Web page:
My dad has a phrase I’ve used a lot in the past couple decades: “He’s the God of 11:59.” In other words, God intervenes in our lives when He’s supposed to, at our time of deepest need—not when we think He ought to show up, or when it would be easiest for us. Those who constantly take faith-filled risks live in 11:59. The rest of us would do well to remember that 11:59 might, in fact, be the best place to live our lives.
Peter wrote the following about the Day of the Lord, but I believe it applies pretty well on this day, too: “But do not forget this one thing, dear friends: With the Lord a day is like a thousand years, and a thousand years are like a day. The Lord is not slow in keeping his promise, as some understand slowness. Instead he is patient with you, not wanting anyone to perish, but everyone to come to repentance” (2 Pet. 3:8-9).
What I interpret as God’s slowness in making my life less stressful is, rather, His patience in waiting for me to repent and be willing to live in 11:59—to fully accept the easy yoke of Jesus, so that I move at His correct pace, knowing that His provision will always be there when I need it, and that His provision to me in fact brings Him glory. Thus, I’m also often been fond of adding a corollary phrase to my dad’s:
“I need to reset my watch.”
The truth is, we often have no clue about God’s timing. But a good rule of thumb is this: Remove yourself, and anything else other than God you trust in, from the equation—which is also to say, remove the pain that “waiting” brings to you—then view the situation again. At that point in time when it’s clear there’s nothing you can do to meet that need, there God will be.
I’m writing today’s entry in such a season. Over the past year, things I thought I could depend on—schedules, promises, routines, people—have failed or fallen by the wayside. My wife and I are in a place where each week could be the one when we no longer can successfully pay the bills, when work may or may not come. And yet, weeks like this have now gone by, and a check or an assignment arrives in time, or the money went further than expected. Thus, if we look at the situation objectively rather than with an anxiety about our future, the fact is, we lack nothing.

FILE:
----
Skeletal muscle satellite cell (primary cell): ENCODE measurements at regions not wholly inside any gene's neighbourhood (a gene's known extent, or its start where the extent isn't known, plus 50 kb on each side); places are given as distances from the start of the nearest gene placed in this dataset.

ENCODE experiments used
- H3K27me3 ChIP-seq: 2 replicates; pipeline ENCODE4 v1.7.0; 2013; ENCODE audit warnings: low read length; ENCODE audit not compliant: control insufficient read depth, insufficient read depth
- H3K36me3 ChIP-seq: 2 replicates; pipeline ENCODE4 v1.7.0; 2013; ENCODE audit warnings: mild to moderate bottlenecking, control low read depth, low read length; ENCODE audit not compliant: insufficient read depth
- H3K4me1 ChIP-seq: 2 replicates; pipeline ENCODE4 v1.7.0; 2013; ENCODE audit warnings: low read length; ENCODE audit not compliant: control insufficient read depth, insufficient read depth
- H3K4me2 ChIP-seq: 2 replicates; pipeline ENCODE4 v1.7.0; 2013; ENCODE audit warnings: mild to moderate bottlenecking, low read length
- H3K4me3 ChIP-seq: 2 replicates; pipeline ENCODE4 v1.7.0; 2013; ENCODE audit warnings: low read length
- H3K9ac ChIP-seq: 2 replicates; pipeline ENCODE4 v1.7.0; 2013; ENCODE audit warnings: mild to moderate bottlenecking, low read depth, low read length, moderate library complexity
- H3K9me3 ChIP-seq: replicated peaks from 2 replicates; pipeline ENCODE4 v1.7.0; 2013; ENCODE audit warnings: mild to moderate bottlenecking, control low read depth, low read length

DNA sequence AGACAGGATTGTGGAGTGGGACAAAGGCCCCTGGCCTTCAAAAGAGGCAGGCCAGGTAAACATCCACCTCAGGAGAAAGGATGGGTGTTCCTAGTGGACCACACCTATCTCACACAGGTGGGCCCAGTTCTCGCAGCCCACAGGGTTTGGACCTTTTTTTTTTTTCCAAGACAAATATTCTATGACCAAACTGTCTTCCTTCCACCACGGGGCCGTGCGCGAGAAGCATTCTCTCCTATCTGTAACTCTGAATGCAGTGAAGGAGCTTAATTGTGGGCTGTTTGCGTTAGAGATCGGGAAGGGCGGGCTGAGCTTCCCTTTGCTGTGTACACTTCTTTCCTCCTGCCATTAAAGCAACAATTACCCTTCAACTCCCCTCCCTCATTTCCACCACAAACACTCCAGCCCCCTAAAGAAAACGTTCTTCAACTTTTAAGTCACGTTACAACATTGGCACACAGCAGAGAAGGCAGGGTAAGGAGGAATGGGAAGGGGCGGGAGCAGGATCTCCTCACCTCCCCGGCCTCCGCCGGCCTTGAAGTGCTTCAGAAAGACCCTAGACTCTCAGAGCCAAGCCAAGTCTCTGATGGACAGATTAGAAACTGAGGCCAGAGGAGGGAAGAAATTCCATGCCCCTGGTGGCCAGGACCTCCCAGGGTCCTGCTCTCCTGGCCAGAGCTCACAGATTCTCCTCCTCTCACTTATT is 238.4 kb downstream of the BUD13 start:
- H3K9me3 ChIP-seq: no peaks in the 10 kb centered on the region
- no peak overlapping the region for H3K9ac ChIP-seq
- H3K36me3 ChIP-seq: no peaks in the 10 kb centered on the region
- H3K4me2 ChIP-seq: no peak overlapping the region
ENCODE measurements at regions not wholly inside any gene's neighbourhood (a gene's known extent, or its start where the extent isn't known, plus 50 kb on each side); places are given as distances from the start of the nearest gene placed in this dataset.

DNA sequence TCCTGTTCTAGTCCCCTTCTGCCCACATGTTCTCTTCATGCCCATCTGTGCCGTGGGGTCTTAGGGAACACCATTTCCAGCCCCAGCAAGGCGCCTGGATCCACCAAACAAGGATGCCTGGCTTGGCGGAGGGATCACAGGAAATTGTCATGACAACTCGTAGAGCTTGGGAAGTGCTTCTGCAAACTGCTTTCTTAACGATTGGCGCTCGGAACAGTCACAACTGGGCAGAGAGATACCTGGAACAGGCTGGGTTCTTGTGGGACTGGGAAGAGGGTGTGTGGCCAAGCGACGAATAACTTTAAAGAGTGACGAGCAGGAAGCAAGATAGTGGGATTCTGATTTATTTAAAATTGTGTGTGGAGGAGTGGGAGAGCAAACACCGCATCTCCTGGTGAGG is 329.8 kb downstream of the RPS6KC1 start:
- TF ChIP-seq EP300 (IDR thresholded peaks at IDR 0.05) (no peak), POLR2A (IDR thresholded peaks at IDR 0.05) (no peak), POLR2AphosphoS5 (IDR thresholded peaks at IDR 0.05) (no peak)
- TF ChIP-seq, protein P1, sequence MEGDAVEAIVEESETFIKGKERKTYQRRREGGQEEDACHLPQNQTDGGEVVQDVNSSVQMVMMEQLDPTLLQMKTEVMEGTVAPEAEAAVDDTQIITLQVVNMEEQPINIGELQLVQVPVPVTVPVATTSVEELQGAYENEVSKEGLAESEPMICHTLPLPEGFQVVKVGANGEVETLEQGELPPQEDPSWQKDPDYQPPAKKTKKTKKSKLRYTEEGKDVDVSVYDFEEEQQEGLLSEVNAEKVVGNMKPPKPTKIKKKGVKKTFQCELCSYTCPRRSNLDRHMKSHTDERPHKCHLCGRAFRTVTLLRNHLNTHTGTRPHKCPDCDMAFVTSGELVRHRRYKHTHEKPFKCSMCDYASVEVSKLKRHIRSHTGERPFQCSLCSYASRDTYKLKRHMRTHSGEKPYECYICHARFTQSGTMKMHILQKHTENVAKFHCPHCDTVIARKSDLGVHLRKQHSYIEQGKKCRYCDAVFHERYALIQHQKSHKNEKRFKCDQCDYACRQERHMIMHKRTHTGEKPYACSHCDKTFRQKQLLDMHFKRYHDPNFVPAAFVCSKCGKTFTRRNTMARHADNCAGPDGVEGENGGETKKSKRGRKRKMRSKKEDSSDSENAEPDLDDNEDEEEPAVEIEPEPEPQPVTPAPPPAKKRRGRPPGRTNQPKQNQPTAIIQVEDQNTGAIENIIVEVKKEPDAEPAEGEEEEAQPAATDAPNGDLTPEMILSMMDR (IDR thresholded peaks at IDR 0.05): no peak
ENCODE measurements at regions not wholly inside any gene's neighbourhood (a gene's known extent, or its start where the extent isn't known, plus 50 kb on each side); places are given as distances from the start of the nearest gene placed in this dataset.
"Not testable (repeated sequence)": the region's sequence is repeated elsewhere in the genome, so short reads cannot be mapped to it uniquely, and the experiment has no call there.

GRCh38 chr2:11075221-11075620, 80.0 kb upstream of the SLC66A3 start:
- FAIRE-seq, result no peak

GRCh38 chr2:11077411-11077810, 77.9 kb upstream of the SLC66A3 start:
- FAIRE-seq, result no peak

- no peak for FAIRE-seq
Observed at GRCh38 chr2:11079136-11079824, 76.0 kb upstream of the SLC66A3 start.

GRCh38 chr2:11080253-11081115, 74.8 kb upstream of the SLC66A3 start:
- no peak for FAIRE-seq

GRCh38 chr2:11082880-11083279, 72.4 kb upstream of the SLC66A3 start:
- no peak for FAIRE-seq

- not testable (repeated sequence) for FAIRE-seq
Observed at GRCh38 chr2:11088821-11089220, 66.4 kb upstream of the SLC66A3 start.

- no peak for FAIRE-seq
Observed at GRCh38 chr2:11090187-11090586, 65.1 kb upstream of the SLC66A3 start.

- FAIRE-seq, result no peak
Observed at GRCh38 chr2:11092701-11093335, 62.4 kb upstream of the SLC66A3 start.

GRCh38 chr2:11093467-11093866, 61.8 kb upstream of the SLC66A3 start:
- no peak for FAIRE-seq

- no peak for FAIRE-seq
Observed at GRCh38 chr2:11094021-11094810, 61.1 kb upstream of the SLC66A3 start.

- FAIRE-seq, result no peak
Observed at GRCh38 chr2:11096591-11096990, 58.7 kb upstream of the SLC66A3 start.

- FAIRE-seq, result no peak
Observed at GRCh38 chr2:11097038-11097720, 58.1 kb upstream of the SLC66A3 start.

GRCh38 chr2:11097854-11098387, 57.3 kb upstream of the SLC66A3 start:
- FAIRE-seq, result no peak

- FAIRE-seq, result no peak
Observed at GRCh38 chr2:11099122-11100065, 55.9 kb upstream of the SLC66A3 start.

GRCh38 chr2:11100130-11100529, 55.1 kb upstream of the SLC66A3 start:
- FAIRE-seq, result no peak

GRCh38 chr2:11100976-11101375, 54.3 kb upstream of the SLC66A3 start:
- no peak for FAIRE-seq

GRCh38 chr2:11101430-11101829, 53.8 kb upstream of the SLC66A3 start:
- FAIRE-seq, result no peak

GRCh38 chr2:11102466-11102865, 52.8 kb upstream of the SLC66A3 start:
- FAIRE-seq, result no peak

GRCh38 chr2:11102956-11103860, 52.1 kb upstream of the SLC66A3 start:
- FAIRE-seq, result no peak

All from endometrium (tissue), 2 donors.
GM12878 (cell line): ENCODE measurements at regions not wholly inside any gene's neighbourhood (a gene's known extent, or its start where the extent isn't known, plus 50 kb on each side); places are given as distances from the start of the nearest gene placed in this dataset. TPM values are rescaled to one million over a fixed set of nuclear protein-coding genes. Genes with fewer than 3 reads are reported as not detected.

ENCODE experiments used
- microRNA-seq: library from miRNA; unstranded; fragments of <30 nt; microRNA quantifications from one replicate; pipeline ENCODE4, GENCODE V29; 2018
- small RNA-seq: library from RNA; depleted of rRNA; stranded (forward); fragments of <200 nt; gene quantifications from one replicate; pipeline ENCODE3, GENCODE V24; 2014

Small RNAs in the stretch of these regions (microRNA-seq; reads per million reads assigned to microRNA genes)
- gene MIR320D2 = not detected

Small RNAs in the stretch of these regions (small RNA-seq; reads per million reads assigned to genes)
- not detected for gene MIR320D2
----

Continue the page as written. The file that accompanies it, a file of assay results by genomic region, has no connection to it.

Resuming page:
We all have to rely on God. The blessing, when it comes right down to it, is when we realize that and live as if it were true. Because it is.
Matthew 6—the center of the Sermon on the Mount—is loaded with Jesus’ assertions about our future: The Lord’s Prayer, the promise that our private giving—and fasting—will be rewarded openly, the encouragement to store up treasures in heaven rather than on earth, but most apparently in the following passage used by every one of us who worry about the future—thus, I’ll step aside and let Jesus close today’s thoughts, because after all they’re about today:
“Therefore I tell you, do not worry about your life, what you will eat or drink; or about your body, what you will wear. Is not life more than food, and the body more than clothes? Look at the birds of the air; they do not sow or reap or store away in barns, and yet your heavenly Father feeds them. Are you not much more valuable than they? Can any one of you by worrying add a single hour to your life?
“And why do you worry about clothes? See how the flowers of the field grow. They do not labor or spin. Yet I tell you that not even Solomon in all his splendor was dressed like one of these. If that is how God clothes the grass of the field, which is here today and tomorrow is thrown into the fire, will he not much more clothe you—you of little faith? So do not worry, saying, ‘What shall we eat?’ or ‘What shall we drink?’ or ‘What shall we wear?’ For the pagans run after all these things, and your heavenly Father knows that you need them. But seek first his kingdom and his righteousness, and all these things will be given to you as well. Therefore do not worry about tomorrow, for tomorrow will worry about itself. Each day has enough trouble of its own” (Matt. 6:25-24, NIV).
Lay It Down Today
Let’s try a little experiment. Find a watch or a clock with a second hand. Then, do not be anxious: Close your eyes and wait before Jesus right now. In fact, do it for exactly 1 minute and 59 seconds—or at least what you think is 1 minute and 59 seconds. Keep your eyes closed until you think that amount of time has passed, then look up. When you’re done, reflect:
• How hard was it to be still and wait, for not even two minutes? What kinds of things went through your head during that time? Why?
• Why do we seem to be able to do everything except wait? Why does it make us so uncomfortable?
Close your eyes once more and pray. Ask God to “reset your watch,” that you can live more within his perfect will and timing, and free from anxiety about your future—including your future today.